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Institute for Applied Ecosystem Studies

Energy, climate, and tree genetics for managing forest ecosystems

[photo:] Example of short rotation poplars grown for energy, fiber, and phytotechnologies.  Photo by Ron Zalensy, US Forest Service Northern Research Station.Attention to scaling concepts reveals powerful emerging relationships between energy, forestry and agriculture. The American people face an uncertain energy future while at the same time concerns have emerged about the ability of the landscape to produce sufficient biomass to serve as a replacement feedstock for oil. A related issue is the future capability of existing forests under different ownership categories to meet changing demands for fiber and fuel and how the supply of wood can be augmented by plantations and other intensively managed forests. Further speculation has emerged regarding the effect of fossil fuel use on climate and the extent to which climate change might alter patterns of plant genetic adaptation to the landscape. We have addressed these issues by defining research goals and studies in the genetics and benefits of bioenergy plantations and the patterns of tree and forest adaptation to climate change.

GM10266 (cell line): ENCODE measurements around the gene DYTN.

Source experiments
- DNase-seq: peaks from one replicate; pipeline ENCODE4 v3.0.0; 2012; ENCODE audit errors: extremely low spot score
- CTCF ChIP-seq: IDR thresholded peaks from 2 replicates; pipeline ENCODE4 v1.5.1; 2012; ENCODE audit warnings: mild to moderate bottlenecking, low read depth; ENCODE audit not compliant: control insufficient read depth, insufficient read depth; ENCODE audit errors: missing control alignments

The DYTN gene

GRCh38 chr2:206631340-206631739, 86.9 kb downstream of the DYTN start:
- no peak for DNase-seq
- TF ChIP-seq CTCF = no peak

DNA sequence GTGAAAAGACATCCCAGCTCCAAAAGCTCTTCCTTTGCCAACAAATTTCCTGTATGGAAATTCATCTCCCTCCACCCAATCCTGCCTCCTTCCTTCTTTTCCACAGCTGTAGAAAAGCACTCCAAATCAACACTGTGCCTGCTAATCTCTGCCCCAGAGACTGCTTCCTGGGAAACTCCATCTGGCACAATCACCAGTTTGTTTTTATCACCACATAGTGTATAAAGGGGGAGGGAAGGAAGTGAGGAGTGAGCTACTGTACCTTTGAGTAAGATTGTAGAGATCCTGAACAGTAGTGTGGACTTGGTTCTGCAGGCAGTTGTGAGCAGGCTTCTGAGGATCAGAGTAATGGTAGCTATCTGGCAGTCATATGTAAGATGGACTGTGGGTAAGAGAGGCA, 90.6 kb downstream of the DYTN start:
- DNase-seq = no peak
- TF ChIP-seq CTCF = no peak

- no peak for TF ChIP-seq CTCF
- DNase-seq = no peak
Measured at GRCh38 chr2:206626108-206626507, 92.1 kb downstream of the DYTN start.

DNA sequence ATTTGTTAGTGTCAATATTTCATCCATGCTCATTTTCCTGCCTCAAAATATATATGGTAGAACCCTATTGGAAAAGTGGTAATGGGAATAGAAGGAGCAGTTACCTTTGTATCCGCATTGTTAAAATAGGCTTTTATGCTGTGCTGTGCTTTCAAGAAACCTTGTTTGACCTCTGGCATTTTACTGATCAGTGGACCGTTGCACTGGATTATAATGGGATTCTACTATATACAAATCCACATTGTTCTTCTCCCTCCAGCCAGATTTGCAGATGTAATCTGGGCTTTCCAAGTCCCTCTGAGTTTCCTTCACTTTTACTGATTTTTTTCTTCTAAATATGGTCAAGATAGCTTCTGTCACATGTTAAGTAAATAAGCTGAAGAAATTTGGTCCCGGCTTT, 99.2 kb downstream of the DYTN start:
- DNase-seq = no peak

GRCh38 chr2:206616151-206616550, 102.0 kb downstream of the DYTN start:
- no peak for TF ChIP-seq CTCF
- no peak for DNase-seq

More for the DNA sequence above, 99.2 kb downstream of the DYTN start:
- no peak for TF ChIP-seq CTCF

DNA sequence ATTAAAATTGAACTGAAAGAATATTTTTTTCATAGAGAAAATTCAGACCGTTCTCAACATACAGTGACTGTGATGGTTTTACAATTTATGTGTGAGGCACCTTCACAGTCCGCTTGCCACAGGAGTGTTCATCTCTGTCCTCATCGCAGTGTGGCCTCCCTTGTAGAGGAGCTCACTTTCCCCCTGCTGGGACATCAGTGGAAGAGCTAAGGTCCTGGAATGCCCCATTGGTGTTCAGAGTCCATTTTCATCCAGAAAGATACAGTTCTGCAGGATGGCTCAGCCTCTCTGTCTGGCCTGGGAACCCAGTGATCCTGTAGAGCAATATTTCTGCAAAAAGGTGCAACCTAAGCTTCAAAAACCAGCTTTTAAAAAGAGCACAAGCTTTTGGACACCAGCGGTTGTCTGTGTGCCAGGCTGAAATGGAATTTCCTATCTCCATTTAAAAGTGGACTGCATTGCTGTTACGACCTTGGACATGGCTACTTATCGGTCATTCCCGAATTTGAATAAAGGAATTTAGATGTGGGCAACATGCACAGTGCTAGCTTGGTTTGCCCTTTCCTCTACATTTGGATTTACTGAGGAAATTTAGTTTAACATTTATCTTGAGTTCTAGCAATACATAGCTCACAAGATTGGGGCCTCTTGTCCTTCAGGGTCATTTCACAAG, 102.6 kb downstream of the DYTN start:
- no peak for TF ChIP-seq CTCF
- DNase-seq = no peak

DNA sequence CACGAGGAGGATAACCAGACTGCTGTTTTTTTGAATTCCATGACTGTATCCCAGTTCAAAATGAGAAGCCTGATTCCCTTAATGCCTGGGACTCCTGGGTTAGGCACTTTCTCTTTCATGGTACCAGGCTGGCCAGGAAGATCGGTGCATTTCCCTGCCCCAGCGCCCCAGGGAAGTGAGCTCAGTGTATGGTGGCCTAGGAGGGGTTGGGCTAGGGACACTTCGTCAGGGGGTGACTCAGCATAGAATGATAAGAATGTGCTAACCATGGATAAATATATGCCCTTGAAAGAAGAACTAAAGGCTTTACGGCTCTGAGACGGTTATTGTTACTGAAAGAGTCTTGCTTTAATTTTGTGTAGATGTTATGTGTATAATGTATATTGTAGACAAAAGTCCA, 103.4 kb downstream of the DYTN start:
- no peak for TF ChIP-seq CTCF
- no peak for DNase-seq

Research Goals

Optimize the deployment of cellulose-based bioenergy plantations in the northern region of the United States and determine the regional implications of widespread intensive-culture plantations for bioenergy, fiber, and environmental benefits.

Evaluate the impact of climate change on patterns of tree adaptation by utilizing legacy data and newly collected data from 80 years of conifer seed source and progeny tests.

Selected Research

Last Modified: 04/12/2012